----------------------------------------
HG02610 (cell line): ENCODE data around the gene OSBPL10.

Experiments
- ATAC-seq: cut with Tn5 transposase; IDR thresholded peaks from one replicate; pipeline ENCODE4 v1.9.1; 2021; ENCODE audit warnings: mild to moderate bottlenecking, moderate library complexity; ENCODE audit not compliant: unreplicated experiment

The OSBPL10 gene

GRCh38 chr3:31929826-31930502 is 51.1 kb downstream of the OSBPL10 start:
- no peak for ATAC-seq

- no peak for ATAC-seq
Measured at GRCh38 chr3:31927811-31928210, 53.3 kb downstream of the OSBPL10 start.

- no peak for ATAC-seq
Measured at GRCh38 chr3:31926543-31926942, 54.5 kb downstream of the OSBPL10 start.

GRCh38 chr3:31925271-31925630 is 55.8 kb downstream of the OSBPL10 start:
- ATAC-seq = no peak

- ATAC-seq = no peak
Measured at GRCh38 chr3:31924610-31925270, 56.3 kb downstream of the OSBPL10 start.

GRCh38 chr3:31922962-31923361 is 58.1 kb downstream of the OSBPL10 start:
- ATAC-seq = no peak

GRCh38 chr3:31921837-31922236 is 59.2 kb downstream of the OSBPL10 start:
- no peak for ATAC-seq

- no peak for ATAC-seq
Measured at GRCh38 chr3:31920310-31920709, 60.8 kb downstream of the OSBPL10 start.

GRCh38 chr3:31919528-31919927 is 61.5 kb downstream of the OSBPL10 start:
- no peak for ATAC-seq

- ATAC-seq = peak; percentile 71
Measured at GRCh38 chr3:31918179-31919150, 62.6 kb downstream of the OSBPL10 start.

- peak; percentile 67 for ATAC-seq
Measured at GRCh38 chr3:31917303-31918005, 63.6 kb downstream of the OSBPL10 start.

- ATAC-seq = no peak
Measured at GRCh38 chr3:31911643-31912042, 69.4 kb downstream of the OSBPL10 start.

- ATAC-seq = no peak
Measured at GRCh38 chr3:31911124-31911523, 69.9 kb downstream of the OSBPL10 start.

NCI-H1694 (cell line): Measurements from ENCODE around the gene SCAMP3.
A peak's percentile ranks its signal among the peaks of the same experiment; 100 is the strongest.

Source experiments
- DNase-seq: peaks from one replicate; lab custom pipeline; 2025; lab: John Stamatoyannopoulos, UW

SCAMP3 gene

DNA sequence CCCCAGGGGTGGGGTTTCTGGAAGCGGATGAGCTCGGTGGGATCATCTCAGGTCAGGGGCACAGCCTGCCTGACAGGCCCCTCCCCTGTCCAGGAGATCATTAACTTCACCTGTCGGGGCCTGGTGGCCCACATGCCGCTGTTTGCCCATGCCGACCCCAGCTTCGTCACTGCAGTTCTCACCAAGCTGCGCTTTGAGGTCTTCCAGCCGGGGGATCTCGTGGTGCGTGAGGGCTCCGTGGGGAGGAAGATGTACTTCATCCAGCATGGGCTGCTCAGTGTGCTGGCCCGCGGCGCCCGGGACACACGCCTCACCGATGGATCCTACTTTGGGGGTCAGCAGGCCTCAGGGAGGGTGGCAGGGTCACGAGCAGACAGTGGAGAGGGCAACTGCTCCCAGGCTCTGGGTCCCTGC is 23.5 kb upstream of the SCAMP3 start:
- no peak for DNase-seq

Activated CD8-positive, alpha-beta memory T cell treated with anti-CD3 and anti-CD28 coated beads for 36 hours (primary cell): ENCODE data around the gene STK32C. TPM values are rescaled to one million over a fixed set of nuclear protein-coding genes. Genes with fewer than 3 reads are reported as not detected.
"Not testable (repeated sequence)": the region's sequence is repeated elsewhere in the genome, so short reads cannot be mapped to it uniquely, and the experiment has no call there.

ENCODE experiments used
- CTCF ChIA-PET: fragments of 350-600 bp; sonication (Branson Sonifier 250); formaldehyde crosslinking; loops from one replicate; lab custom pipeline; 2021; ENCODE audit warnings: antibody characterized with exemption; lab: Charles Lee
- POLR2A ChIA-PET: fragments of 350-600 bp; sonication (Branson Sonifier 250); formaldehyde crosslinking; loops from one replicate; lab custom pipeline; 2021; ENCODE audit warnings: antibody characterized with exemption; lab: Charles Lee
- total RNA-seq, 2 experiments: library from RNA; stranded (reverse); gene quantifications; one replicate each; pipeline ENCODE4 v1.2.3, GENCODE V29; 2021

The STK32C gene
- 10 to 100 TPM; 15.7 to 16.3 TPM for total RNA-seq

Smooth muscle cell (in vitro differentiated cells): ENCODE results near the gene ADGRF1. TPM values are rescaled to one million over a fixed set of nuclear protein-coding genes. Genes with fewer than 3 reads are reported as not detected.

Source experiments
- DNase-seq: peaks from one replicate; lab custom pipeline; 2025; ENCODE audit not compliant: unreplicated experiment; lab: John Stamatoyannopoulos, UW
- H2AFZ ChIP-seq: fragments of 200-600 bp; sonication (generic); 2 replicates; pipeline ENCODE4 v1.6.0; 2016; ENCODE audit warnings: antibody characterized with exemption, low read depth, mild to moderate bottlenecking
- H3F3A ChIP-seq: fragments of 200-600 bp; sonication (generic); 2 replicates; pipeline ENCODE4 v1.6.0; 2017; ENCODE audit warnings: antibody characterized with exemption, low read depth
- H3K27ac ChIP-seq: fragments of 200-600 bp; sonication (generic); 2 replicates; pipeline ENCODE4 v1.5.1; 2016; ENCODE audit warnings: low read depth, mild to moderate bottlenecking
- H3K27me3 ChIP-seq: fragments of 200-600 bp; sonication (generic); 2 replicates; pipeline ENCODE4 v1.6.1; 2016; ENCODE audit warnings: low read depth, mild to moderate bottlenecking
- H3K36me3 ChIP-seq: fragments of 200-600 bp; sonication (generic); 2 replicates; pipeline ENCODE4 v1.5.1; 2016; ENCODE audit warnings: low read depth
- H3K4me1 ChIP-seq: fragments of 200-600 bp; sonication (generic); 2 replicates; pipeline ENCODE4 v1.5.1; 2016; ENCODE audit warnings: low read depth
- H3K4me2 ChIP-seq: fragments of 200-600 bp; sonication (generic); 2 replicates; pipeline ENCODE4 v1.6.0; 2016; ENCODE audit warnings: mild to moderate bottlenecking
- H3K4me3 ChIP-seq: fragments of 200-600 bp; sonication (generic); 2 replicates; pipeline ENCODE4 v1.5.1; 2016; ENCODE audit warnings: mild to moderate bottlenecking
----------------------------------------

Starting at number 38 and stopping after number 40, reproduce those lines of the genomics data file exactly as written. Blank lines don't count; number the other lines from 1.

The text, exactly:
Activated CD8-positive, alpha-beta memory T cell treated with anti-CD3 and anti-CD28 coated beads for 36 hours (primary cell): ENCODE data around the gene STK32C. TPM values are rescaled to one million over a fixed set of nuclear protein-coding genes. Genes with fewer than 3 reads are reported as not detected.
"Not testable (repeated sequence)": the region's sequence is repeated elsewhere in the genome, so short reads cannot be mapped to it uniquely, and the experiment has no call there.

ENCODE experiments used